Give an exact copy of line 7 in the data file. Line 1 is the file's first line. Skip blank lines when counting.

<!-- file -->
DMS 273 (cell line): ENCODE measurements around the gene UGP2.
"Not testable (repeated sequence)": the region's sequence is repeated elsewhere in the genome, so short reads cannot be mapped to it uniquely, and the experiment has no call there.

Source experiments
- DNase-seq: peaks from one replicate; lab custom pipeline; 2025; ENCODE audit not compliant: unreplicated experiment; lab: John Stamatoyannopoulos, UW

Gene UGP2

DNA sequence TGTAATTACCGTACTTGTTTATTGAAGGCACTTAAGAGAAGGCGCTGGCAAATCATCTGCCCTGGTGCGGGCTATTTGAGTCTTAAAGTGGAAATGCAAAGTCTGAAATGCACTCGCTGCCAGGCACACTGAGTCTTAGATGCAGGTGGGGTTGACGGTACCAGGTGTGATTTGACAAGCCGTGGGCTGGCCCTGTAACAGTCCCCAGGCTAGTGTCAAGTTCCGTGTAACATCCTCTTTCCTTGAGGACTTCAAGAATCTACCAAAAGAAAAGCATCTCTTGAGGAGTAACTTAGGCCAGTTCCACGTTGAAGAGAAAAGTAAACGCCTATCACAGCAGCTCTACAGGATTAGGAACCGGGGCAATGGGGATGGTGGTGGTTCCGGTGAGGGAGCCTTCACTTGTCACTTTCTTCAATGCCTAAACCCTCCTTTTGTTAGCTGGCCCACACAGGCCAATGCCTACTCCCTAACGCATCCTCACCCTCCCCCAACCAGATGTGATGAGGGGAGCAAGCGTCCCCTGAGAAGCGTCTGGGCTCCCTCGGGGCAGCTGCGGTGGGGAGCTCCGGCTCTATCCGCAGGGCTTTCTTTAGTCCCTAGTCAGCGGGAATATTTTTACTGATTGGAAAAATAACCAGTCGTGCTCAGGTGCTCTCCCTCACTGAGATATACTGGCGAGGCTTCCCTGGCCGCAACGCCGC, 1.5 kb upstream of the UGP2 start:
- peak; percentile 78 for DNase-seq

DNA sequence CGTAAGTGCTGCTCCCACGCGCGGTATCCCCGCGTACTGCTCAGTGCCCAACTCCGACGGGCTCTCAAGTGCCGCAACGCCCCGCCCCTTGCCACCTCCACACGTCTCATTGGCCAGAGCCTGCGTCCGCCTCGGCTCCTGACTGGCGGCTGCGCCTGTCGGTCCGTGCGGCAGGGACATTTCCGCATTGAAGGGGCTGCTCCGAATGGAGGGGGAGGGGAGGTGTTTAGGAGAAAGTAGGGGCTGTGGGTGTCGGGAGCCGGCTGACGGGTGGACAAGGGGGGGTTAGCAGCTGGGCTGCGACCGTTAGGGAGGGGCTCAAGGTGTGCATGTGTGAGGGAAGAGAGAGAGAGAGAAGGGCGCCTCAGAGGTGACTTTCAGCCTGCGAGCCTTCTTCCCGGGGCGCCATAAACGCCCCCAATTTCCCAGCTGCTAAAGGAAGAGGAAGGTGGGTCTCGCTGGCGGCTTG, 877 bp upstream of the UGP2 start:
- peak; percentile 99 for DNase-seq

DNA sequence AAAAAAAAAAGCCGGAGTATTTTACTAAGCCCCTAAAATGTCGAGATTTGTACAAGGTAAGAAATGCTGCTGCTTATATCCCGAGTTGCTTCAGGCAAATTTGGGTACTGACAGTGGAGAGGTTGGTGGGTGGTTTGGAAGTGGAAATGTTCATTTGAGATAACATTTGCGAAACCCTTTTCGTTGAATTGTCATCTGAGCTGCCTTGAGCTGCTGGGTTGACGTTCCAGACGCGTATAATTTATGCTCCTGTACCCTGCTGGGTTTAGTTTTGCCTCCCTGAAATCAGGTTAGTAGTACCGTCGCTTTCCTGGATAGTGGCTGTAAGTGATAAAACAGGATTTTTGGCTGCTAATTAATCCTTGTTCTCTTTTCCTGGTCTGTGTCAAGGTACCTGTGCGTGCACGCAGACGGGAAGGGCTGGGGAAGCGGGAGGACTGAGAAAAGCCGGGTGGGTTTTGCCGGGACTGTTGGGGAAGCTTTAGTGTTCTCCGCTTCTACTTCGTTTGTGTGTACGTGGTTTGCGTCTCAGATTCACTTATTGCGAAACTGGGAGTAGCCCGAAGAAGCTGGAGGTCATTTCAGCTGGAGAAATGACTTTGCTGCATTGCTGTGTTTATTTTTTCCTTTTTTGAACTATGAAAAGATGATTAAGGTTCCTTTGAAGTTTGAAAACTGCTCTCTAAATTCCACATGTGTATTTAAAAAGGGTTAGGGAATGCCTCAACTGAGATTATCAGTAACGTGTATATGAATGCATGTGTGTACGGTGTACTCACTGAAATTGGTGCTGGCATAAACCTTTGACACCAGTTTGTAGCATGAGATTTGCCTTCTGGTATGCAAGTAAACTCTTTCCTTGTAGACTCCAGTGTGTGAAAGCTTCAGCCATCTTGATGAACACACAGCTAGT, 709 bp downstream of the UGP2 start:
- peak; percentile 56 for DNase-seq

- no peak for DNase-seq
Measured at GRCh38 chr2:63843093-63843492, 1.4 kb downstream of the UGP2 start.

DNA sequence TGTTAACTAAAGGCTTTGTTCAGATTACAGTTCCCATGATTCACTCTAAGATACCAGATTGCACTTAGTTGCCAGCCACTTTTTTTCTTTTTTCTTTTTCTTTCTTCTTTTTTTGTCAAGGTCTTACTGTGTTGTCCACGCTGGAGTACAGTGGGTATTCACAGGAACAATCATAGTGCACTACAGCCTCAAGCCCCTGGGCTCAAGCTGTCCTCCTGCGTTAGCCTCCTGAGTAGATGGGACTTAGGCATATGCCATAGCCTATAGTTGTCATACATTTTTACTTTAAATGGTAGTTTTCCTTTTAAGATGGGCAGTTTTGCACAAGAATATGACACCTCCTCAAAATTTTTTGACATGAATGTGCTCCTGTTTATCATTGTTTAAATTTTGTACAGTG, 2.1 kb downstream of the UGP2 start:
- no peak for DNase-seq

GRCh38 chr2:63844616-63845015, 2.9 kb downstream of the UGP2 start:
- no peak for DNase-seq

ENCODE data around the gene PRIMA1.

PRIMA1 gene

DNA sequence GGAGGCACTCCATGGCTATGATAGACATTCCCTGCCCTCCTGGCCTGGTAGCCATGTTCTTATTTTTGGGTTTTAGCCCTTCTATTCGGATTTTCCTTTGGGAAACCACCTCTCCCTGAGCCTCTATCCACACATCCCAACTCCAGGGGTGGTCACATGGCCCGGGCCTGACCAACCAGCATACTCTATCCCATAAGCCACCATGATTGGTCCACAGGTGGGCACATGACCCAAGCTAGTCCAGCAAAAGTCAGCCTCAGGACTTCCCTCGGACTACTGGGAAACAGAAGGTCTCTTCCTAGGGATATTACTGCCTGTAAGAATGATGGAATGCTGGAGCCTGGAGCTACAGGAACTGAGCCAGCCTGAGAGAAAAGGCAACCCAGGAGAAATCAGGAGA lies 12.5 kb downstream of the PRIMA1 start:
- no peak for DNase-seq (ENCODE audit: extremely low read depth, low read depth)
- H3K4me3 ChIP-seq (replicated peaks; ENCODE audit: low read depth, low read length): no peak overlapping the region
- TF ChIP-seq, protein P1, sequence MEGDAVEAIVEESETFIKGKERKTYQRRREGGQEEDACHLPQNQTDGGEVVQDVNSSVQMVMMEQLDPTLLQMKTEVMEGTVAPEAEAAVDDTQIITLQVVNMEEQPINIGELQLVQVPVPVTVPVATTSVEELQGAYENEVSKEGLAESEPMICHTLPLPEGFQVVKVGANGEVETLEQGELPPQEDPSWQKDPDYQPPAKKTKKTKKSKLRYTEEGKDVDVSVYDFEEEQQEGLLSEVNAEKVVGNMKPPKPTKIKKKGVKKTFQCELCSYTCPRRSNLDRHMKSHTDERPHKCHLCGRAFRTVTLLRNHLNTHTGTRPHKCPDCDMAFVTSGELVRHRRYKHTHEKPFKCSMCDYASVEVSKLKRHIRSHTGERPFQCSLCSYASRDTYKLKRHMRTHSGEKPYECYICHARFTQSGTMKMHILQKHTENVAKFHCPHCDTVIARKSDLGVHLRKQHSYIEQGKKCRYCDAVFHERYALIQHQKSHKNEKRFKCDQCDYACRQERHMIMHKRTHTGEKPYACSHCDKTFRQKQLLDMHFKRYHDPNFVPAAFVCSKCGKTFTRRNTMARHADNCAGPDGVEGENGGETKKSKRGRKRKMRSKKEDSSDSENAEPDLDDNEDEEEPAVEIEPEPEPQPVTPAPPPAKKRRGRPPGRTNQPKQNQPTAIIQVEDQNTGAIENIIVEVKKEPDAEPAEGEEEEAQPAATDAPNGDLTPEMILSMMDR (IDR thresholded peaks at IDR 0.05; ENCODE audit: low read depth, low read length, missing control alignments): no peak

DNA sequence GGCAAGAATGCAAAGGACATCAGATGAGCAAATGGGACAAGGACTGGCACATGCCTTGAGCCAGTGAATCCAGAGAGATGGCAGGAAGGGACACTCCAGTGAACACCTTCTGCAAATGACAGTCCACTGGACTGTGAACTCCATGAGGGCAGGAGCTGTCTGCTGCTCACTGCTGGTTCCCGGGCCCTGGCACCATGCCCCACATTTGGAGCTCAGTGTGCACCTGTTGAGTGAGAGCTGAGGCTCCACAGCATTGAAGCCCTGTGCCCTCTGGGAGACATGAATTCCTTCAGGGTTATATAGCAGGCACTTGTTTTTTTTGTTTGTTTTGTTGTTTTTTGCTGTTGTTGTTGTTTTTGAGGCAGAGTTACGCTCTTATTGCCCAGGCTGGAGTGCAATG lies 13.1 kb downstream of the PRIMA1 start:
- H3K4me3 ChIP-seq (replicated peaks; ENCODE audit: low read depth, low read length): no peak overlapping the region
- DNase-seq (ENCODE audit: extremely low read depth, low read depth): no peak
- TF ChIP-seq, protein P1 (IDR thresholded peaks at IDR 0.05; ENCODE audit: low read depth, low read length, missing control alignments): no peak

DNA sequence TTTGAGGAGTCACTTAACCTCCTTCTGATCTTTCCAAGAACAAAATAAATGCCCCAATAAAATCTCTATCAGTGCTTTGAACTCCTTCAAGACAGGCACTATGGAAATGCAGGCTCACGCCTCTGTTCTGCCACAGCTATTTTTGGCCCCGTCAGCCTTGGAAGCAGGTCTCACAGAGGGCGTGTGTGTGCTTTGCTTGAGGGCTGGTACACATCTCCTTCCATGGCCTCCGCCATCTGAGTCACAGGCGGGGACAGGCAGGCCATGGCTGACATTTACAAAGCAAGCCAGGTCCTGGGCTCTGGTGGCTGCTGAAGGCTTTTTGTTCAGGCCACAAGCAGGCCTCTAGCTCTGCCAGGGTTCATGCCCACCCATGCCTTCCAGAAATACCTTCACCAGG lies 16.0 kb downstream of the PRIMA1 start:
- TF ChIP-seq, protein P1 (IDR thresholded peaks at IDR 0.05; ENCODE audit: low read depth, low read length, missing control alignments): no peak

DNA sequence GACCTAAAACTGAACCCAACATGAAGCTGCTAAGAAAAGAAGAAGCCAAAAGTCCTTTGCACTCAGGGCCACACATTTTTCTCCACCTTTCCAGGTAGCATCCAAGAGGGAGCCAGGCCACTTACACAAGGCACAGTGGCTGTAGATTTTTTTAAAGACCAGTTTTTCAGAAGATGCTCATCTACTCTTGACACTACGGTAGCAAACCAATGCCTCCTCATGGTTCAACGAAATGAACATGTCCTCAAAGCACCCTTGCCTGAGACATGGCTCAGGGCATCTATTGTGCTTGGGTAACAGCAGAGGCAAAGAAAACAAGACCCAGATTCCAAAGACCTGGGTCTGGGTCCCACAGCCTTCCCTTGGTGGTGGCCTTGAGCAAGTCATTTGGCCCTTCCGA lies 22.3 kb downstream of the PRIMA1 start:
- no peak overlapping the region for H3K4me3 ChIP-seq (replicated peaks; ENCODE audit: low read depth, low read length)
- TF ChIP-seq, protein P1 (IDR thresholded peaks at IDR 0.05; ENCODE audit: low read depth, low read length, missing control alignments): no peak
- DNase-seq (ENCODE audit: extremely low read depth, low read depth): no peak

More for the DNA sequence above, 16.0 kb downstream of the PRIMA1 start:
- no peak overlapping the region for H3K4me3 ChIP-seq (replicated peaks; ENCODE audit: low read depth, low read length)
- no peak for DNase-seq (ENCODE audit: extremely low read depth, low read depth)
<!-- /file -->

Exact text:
- peak; percentile 78 for DNase-seq